Columbia College hosts Nobel Peace Prize winner
COLUMBIA – Jody Williams, winner of the 1997 Nobel Peace Prize, will be speaking at Columbia College’s annual Schiffman Ethics in Society Lecture.
Williams won the prize for her efforts in getting anti-personal landmines. Schiffman Chair Dr. Anthony Alioto said Williams is a great example of how a single person can make a big difference.
“Jody Williams’ life story is a girl from a small Vermont town who actually made a difference by finding a subject, an obvious problem that she could work on and actually led to the banning of anti-personal land mines,” Alioto said.
Williams is the 15th keynote speaker for the event. Previous years have featured speakers like John Kasich, Robert F. Kennedy Jr. and Soledad O’Brien.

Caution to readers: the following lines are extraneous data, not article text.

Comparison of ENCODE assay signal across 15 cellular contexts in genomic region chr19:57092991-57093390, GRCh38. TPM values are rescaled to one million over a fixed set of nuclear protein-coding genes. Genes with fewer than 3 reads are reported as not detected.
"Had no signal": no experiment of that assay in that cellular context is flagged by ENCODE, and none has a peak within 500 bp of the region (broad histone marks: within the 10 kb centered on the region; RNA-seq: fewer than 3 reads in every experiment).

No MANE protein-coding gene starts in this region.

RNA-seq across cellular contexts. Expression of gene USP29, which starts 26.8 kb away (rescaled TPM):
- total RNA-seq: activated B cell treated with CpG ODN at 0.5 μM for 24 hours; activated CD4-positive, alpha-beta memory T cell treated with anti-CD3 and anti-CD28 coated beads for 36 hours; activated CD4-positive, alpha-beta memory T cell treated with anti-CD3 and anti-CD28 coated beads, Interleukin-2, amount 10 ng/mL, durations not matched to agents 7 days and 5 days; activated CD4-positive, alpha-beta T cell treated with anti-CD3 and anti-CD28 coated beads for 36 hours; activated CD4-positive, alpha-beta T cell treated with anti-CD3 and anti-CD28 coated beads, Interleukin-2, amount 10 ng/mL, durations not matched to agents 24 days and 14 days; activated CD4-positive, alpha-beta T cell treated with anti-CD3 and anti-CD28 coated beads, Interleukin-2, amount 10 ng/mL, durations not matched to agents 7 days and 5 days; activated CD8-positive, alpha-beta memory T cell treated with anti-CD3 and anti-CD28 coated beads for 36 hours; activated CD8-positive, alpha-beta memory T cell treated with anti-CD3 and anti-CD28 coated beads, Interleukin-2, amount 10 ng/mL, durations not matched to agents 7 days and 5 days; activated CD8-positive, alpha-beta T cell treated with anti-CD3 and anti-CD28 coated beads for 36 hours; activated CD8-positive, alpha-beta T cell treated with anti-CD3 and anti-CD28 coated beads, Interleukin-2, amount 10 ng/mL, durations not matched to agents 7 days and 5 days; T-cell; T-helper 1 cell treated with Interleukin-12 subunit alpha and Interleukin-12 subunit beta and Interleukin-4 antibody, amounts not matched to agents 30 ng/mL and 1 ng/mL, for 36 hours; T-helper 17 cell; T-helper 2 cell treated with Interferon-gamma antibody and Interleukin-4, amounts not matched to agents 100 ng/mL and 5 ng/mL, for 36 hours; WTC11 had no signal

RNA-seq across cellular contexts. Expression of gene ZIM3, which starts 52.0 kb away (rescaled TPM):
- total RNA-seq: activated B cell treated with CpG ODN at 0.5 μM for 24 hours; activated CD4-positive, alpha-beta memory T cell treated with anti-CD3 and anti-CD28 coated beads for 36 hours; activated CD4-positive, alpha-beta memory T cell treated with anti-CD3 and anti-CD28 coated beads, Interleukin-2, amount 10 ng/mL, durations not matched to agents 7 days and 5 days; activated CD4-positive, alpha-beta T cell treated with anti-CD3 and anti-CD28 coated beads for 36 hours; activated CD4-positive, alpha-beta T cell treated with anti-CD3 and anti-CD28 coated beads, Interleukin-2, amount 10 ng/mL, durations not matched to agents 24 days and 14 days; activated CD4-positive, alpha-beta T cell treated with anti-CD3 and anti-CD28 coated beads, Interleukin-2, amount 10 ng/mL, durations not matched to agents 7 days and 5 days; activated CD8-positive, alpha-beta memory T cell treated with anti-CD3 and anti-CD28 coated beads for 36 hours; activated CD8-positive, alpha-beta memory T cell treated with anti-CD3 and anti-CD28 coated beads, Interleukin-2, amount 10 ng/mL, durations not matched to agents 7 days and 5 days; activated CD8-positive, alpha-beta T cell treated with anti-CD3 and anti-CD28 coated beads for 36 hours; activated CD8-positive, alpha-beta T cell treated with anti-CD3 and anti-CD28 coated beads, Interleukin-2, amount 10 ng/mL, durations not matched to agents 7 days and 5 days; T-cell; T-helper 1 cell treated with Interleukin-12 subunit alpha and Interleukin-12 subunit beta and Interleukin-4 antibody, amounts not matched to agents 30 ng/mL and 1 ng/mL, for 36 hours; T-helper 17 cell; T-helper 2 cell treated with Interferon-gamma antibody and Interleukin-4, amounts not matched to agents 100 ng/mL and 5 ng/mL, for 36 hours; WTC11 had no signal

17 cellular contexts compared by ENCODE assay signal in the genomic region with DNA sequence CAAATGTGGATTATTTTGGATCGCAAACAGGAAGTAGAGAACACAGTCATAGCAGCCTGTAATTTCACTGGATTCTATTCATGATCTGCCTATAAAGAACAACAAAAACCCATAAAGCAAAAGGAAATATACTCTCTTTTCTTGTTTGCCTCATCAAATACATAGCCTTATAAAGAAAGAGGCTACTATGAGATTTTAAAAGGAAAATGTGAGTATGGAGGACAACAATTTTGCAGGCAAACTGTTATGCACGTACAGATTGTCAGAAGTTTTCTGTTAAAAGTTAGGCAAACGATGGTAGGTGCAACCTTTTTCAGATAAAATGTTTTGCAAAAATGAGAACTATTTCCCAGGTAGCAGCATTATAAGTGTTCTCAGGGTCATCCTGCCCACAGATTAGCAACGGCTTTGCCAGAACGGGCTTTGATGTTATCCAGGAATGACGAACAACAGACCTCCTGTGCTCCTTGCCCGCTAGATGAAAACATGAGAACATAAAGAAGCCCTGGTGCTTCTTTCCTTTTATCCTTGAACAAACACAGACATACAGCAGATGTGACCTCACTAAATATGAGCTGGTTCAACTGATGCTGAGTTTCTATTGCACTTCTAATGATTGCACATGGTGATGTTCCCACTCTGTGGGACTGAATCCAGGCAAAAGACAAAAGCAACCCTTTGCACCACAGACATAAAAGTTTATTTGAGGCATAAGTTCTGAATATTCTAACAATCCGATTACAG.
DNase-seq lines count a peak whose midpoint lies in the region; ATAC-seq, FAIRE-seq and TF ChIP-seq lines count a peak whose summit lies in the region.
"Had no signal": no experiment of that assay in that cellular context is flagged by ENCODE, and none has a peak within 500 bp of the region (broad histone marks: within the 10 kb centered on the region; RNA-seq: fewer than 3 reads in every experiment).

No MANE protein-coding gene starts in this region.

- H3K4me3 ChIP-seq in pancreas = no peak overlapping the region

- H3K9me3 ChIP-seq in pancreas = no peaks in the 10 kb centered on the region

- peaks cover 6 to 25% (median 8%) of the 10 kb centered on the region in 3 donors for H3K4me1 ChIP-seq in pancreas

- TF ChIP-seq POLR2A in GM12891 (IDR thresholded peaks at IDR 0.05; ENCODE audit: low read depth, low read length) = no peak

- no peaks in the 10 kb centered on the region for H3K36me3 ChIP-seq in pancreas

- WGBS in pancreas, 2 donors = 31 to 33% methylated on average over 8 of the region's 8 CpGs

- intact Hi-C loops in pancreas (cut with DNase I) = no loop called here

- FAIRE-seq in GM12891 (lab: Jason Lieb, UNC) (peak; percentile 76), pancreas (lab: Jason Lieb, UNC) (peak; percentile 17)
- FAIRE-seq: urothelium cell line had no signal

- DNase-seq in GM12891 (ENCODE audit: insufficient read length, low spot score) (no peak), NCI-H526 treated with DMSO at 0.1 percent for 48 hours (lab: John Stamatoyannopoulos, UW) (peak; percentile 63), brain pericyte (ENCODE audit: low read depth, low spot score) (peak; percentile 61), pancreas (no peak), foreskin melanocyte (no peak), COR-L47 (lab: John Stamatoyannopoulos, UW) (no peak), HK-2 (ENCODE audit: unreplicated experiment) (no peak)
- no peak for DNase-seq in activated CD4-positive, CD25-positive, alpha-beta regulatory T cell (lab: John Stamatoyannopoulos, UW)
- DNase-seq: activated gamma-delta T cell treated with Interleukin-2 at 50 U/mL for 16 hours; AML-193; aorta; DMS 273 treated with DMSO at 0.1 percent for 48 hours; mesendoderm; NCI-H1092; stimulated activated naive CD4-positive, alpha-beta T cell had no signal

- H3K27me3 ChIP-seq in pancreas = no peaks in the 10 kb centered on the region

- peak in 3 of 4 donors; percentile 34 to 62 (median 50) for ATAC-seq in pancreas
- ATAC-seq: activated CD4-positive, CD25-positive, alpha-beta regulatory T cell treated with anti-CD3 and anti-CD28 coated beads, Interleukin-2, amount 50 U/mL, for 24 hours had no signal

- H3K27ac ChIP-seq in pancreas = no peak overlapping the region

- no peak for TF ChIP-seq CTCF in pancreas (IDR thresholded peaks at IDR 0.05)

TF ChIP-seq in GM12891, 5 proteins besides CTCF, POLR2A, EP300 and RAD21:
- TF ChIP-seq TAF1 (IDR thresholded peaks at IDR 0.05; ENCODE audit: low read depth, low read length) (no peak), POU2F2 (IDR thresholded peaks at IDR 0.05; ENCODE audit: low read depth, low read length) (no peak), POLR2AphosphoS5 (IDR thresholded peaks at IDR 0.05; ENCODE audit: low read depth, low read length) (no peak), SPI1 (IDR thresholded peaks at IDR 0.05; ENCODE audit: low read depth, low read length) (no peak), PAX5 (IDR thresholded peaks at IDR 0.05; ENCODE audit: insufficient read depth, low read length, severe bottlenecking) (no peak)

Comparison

John Schiffman founded the event in 2000 in hopes the school and the community would engage with ethical issues in contemporary society.
“It is my hope that Columbia College will become a force in carrying forward the message to students that integrity, honesty, fairness and compassion are as important as intellect,” Schiffman previously said.
The lecture continues to honor his name two years after his death and continues to engage students every year.
“People will ask, students will ask, I ask: what can I do as an individual? It seems sometimes that you’re overwhelmed by the forces of society, of international politics and the rest,” Alioto said.
Alioto and the College think Williams will make a great speaker to help students realize the activist strength of even a single person.
“She is a formidable person and we wanted to get across that you don’t have to make enemies. As Ghandi said, ‘you can’t change a man’s mind by cutting of his hand.’ This is the kind of person we’d like to have talk about ethics,” Alioto said.
Williams’ speech will take place in Launer Auditorium at 7:30 and is free to the public.
Select a station to view its upcoming schedule: